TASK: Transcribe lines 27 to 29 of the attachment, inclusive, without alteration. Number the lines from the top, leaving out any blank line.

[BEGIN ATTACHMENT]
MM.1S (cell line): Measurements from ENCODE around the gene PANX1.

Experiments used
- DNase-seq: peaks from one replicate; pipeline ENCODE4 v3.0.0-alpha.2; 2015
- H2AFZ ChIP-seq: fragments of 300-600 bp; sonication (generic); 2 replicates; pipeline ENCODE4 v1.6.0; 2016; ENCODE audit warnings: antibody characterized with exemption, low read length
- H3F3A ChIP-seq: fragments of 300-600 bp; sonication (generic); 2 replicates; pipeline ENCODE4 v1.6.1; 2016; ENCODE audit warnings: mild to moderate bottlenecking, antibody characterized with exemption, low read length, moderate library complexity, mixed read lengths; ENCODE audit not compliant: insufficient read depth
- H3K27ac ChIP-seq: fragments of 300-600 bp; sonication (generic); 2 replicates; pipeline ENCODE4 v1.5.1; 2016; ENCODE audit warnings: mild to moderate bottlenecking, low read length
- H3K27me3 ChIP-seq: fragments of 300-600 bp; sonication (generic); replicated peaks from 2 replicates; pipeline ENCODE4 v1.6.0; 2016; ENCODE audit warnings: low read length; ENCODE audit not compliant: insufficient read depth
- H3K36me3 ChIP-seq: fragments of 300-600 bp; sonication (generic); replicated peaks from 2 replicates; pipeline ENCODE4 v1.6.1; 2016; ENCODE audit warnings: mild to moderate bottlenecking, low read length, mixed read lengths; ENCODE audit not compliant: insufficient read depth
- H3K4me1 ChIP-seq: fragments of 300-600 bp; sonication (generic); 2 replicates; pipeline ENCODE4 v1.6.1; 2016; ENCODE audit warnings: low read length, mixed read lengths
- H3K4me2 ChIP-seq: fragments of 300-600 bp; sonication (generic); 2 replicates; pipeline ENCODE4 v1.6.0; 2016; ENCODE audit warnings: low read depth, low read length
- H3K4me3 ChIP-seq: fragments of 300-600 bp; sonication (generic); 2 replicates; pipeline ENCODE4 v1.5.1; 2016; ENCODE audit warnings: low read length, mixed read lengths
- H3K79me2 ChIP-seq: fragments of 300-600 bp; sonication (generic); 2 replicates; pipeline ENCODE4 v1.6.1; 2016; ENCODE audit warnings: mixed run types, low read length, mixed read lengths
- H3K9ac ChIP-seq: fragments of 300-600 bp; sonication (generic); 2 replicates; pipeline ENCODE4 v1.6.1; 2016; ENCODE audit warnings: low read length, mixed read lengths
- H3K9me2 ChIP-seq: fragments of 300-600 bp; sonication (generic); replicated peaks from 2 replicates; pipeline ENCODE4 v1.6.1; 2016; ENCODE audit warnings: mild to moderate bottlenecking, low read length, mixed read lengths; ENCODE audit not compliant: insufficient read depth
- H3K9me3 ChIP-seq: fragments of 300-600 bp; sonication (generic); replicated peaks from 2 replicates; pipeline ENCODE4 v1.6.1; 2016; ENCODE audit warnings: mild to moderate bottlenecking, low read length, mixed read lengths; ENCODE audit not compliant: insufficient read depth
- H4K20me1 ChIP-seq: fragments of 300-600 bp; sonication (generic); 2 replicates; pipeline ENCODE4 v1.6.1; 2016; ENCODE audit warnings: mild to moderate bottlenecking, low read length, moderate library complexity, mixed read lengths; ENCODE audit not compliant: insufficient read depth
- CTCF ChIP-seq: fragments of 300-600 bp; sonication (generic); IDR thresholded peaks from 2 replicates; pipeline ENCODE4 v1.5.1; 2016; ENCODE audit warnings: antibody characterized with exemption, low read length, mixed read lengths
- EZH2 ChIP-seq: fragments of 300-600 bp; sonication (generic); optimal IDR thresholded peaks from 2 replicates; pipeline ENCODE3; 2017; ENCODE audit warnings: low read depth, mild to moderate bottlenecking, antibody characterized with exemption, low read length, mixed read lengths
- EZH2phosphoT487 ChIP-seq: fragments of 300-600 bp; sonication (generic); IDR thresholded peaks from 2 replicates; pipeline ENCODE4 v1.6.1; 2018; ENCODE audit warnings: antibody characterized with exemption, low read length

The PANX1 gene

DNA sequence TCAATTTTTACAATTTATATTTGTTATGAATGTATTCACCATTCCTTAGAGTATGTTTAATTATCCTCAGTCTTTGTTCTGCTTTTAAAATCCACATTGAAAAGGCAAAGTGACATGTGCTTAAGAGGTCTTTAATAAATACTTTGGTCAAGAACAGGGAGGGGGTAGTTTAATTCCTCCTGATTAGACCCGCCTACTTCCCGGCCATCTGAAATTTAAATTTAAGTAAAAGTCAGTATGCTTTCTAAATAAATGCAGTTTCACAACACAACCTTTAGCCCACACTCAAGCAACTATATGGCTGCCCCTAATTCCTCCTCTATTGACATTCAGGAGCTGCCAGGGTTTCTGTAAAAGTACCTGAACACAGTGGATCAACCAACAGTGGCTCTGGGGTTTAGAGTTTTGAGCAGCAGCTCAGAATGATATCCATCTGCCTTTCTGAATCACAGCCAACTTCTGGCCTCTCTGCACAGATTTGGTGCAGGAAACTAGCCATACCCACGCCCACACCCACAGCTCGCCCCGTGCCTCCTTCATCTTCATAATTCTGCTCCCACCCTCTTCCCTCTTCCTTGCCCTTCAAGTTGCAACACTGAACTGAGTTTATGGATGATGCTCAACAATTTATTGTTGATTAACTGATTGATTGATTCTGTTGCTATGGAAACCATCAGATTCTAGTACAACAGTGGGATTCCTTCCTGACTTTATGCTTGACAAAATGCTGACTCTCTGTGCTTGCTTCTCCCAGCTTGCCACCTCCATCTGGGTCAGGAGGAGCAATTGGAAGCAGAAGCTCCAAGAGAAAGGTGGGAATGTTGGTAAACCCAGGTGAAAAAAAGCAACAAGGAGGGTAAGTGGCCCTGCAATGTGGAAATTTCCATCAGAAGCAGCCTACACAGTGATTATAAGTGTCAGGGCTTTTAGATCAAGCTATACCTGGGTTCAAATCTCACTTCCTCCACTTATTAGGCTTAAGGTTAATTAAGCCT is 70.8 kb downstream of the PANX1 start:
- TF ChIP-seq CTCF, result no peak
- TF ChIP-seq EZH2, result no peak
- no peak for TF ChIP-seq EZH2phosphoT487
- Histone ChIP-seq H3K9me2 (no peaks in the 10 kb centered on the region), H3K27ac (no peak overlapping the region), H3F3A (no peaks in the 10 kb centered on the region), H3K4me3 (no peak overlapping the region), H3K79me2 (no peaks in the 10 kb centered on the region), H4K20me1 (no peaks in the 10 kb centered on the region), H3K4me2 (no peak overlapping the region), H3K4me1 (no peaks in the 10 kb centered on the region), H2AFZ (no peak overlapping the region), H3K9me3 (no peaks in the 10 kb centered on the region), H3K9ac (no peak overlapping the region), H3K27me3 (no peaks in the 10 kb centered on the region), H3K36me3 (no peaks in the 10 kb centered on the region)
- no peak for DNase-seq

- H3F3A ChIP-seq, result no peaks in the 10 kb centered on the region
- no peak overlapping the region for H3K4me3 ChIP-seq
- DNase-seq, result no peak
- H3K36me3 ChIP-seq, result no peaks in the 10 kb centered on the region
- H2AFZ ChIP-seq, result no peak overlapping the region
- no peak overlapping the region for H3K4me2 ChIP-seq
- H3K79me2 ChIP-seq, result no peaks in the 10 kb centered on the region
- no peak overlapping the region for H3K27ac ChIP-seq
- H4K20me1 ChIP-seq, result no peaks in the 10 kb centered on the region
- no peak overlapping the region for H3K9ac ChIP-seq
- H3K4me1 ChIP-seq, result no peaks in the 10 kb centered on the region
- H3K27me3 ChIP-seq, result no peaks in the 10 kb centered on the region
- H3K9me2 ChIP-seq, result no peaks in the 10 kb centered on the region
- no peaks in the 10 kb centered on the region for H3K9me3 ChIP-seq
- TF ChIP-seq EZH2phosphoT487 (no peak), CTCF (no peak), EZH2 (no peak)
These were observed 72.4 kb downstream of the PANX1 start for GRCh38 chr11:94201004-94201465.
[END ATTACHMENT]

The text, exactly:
- H3F3A ChIP-seq, result no peaks in the 10 kb centered on the region
- no peak overlapping the region for H3K4me3 ChIP-seq
- DNase-seq, result no peak